We’d walk 15 steps, glass, move on. Finally we made it to a sliver of woods, maybe 30 yards wide, that separated our field from where we suspected the turkeys to be. Sure enough, a gobble followed by three more, consecutively, confirmed our suspicion. It appeared they’d joined up with a few more toms. And it seemed likely we could call at least one away from the pack to come looking for a lonely hen.
I nocked an arrow as we knee walked another ten yards to get up close to the cedar boughs I’d need for concealment to draw my bow back. I’ll be danged if it wasn’t three short strides on my knees later did the Rage broadhead brush a limb and knock two of the blades out of their rubber-banded hold. I lowered my bow, un-nocked the arrow and drew another from the quiver. As I was trying to keep one eye pointed in the turkeys’ general direction and another on the task at hand, I was doubly pissed when the next broadhead nicked the base of the quiver and caused two blades to slip loose.
Turkey hunting is hard enough as it is, no need having something so small as a broadhead malfunction ruin your chances.
My friend was behind me making sweet music on his slate call. Movement through the trees told me my next move: just get an arrow nocked and hope it flies true. In retrospect, that’s not the prefered mindset of a conservationist. A strutter came into view, spitting and drumming. A few scant windows would offer me a shot, so I’d have to make a good one. He neared the first opening and I drew. Out of the corner of my left eye I could see a drooping blade extend all the way out, giving way to gravity. My finger lightly touched the trigger of my release as he strode on, ready for what I had in store until he stepped squarely into the window and I could tell right away it was a jake.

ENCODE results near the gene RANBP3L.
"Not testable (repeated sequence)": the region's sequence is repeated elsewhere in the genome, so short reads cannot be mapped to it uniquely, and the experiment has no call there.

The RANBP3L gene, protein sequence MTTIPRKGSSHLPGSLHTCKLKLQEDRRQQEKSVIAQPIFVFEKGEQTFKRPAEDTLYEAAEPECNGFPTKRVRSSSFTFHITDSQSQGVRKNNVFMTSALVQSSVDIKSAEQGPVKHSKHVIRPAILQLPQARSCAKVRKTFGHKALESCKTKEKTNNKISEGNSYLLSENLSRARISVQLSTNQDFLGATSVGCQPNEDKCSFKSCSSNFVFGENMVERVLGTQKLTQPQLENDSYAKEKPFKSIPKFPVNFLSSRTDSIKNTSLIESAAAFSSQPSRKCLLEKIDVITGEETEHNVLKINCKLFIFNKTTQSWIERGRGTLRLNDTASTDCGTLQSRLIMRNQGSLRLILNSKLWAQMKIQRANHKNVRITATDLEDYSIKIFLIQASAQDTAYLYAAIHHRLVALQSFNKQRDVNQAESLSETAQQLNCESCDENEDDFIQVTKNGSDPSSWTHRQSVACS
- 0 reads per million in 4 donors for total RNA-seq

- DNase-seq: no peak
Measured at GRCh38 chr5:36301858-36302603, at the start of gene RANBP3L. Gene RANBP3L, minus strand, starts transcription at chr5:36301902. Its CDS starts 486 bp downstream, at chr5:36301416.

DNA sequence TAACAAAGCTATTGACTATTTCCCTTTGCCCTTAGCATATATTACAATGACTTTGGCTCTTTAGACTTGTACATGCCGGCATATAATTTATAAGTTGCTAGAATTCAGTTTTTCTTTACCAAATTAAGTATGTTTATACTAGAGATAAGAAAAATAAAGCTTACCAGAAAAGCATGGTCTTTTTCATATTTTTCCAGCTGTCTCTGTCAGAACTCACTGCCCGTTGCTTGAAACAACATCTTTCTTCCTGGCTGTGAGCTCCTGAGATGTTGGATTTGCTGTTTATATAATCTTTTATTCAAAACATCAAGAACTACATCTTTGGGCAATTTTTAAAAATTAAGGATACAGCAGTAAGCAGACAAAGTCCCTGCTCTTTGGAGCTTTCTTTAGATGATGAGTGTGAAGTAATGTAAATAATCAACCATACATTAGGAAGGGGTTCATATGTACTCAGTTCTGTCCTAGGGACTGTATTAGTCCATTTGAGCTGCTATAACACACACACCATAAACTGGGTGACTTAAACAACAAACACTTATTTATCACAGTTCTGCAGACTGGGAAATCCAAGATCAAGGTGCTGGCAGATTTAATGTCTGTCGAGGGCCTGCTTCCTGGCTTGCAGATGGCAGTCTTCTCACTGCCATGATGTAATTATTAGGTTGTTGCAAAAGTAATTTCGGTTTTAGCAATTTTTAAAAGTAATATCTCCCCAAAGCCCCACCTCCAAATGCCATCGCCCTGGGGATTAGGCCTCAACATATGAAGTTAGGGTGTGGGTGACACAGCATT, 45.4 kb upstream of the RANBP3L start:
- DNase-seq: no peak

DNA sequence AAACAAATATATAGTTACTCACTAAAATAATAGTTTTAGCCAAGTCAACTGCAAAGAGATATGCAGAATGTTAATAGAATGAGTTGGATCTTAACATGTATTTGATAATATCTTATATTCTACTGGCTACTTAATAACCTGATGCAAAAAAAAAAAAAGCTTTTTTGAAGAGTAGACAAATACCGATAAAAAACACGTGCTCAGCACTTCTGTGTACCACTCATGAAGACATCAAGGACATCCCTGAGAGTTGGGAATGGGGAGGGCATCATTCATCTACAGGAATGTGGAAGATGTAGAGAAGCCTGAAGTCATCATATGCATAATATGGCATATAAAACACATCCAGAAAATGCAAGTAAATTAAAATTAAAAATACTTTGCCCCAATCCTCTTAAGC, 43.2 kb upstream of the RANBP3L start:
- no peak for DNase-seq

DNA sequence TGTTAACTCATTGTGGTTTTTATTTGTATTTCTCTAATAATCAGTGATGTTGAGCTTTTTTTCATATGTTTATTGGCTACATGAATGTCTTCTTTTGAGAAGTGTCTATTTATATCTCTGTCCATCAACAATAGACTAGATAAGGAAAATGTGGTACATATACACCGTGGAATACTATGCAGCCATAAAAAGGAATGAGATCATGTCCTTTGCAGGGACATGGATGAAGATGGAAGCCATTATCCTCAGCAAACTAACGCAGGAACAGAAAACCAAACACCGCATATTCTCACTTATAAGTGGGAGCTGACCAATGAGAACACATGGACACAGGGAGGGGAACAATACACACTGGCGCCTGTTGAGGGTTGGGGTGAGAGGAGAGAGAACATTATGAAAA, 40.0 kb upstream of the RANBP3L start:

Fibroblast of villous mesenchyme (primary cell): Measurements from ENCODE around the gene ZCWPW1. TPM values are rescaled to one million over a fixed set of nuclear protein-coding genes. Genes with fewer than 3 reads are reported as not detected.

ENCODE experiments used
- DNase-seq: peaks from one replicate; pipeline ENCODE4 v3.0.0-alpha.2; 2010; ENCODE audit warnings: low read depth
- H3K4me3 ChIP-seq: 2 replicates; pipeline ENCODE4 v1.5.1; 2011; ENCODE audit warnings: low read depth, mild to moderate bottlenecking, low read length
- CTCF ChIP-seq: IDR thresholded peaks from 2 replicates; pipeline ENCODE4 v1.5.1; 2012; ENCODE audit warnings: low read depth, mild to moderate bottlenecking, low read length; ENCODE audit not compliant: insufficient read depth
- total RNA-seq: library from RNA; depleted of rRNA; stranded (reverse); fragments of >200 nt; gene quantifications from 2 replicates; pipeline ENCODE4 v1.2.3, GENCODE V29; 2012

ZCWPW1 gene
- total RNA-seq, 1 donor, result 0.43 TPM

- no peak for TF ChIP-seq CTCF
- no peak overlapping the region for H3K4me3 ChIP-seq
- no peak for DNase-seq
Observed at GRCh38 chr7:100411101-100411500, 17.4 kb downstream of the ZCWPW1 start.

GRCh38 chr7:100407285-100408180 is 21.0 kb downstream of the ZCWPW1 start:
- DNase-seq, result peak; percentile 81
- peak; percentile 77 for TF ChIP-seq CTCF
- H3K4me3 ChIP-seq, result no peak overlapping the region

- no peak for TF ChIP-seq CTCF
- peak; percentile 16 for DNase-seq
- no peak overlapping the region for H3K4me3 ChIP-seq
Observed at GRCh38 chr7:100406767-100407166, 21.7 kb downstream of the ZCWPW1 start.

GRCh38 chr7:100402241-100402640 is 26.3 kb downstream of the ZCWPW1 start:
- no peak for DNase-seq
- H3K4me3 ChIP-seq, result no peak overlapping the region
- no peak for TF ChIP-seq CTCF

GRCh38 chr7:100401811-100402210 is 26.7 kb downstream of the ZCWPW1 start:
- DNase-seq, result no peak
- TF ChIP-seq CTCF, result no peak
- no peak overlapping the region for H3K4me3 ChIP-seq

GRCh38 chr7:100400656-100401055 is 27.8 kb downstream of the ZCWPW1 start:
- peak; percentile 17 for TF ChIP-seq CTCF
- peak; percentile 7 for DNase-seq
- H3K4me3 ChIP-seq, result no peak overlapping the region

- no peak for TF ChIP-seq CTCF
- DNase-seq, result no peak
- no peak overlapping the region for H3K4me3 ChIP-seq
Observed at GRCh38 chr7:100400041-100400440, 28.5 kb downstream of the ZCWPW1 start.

Somewhat relieved I wouldn’t be making a questionable shot, I let my bow down and sat back on my haunches. I tried to reset the blades but cut the rubber band. It was no use. We watched the turkeys a bit longer, but the gobblers elected to continue their morning stroll in the other direction. Another day perhaps…
The snow fell harder as we made a slow walk back to the truck. We’d both lost feeling in our legs from squatting in the windrow. I shook my head and showed my friend the Rage broadheads and he only laughed. He’s a proponent of fixed blades anyways.
The blades of Wasp's mechanical broadheads, such as this Jak-Knife, are super simple to secure in place without the risk of cutting your fingers.
For the next year, I only picked up my bow to shoot field points into targets. It wasn’t until someone introduced me to Wasp Archery that I felt like I’d found a mechanical broadhead worth testing. And while I have cut neither hide nor hair with a Wasp broadhead, I have put them through several target tests where they held up splendidly.
Not once have I cut myself. Not once has a rubber band been cut by the blades, which are forward folding and allows the rubber bands to be rolled up the ferrule and the back side of the blade. Genius. Lastly, and most importantly, the customer service you’ll receive from Wasp Archery is unparalleled in the broadhead business. #MakeTheSwitch
Simply roll the rubber band over the back of the front-folding blades.